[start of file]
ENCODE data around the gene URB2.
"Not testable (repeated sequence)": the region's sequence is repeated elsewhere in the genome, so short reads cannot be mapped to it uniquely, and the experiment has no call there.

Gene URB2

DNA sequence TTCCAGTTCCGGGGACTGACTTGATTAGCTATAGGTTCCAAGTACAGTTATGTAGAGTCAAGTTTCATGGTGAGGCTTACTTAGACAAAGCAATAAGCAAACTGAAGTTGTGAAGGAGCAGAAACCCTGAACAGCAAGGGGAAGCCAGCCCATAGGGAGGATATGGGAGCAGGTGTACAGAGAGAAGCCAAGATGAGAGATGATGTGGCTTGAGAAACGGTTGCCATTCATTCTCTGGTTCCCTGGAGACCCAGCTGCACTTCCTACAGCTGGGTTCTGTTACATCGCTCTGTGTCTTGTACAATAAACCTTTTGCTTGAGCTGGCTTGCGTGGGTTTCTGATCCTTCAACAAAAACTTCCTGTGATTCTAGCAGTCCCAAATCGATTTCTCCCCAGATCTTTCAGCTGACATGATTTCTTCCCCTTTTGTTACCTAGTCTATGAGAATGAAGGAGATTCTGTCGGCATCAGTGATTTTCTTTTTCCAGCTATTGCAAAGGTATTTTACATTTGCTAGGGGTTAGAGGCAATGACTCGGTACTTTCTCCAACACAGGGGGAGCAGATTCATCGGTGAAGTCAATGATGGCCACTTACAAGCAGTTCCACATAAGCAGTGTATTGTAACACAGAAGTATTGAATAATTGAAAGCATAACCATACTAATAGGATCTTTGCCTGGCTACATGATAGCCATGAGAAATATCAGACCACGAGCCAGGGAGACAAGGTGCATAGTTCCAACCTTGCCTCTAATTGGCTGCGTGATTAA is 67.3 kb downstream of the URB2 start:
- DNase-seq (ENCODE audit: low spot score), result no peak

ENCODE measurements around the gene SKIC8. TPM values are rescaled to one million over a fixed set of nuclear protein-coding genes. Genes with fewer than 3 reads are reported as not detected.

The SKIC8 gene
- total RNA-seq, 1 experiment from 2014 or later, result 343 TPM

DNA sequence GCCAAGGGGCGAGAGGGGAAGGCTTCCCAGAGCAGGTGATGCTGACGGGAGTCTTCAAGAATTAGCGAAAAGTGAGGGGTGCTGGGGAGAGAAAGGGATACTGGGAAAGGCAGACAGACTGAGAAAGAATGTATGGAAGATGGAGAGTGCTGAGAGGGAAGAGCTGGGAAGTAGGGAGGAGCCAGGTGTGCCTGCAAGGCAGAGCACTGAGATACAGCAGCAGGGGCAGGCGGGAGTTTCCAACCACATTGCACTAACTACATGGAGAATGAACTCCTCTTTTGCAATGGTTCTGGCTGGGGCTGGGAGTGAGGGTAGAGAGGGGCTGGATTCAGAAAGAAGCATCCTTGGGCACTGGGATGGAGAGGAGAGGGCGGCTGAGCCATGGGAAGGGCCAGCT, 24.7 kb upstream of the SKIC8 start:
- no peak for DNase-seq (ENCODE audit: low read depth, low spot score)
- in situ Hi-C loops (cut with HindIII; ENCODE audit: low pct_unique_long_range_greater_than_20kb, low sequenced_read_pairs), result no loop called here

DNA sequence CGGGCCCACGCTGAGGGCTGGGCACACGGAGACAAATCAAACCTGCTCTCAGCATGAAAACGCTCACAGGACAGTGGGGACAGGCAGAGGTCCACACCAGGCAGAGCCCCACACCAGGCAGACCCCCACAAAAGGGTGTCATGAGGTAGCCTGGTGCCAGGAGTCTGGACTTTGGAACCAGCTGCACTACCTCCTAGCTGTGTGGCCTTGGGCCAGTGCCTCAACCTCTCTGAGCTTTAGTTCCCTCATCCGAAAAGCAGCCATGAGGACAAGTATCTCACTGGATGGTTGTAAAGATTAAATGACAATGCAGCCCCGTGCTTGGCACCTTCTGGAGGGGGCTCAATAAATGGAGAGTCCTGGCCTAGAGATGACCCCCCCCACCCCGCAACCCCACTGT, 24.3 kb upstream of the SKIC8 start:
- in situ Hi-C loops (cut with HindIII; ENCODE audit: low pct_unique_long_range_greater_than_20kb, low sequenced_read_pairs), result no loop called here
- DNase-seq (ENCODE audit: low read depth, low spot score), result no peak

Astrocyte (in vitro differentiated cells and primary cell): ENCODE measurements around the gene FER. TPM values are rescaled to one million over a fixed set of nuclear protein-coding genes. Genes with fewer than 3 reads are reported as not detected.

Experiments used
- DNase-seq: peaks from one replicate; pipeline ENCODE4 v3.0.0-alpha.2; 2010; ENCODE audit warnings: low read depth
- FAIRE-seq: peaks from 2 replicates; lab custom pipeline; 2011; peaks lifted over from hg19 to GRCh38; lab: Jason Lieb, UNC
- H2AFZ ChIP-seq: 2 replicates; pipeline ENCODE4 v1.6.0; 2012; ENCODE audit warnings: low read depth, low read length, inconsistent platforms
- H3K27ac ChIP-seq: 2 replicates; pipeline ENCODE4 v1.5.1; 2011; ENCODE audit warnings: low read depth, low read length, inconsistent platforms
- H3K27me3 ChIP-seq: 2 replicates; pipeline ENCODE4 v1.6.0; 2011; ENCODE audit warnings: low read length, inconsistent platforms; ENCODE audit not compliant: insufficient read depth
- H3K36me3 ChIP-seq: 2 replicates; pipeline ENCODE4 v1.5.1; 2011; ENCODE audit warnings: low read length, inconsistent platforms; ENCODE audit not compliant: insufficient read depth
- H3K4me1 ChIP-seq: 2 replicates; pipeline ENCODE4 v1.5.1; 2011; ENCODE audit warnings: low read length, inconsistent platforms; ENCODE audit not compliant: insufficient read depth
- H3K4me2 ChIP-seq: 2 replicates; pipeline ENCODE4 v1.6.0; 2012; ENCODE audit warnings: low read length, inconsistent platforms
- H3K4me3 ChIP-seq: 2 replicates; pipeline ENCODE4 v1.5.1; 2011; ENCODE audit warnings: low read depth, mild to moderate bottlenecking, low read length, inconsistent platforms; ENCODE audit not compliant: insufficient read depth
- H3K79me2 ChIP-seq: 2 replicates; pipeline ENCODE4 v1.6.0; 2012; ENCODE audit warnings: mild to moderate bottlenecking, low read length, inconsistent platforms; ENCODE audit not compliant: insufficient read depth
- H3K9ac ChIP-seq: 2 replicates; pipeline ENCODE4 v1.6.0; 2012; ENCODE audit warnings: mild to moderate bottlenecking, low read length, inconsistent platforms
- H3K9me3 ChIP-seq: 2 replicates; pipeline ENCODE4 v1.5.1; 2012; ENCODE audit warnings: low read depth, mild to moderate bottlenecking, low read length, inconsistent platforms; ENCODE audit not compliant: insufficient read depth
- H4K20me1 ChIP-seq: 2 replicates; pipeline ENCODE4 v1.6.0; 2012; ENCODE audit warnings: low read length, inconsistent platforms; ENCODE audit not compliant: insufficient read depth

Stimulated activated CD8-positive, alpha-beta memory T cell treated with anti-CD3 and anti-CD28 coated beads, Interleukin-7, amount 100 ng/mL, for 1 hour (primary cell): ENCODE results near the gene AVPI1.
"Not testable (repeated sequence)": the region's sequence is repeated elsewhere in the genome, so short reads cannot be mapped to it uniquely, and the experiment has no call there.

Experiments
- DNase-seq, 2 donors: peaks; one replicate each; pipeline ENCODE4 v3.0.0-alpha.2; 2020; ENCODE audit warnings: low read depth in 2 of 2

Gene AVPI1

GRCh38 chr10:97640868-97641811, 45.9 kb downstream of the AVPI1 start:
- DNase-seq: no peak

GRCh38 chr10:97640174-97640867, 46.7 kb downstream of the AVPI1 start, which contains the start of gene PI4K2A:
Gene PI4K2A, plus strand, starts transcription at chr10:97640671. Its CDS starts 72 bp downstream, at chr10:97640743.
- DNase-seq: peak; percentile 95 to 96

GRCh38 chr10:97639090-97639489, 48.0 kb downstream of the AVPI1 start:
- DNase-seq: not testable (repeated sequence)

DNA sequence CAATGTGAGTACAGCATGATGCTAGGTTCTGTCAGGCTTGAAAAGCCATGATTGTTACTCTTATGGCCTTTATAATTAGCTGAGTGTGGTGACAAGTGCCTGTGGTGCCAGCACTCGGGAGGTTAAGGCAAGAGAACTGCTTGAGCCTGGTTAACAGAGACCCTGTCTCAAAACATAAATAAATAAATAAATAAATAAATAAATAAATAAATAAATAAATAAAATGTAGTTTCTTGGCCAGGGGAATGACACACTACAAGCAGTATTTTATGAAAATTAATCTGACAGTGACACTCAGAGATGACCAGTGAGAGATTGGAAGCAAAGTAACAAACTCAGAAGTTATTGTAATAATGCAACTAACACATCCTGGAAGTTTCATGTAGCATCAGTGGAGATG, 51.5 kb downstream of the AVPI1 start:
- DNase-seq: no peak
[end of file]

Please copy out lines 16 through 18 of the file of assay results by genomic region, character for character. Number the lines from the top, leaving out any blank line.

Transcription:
Experiments used
- DNase-seq: peaks from one replicate; pipeline ENCODE4 v3.0.0-alpha.2; 2010; ENCODE audit warnings: low read depth
- FAIRE-seq: peaks from 2 replicates; lab custom pipeline; 2011; peaks lifted over from hg19 to GRCh38; lab: Jason Lieb, UNC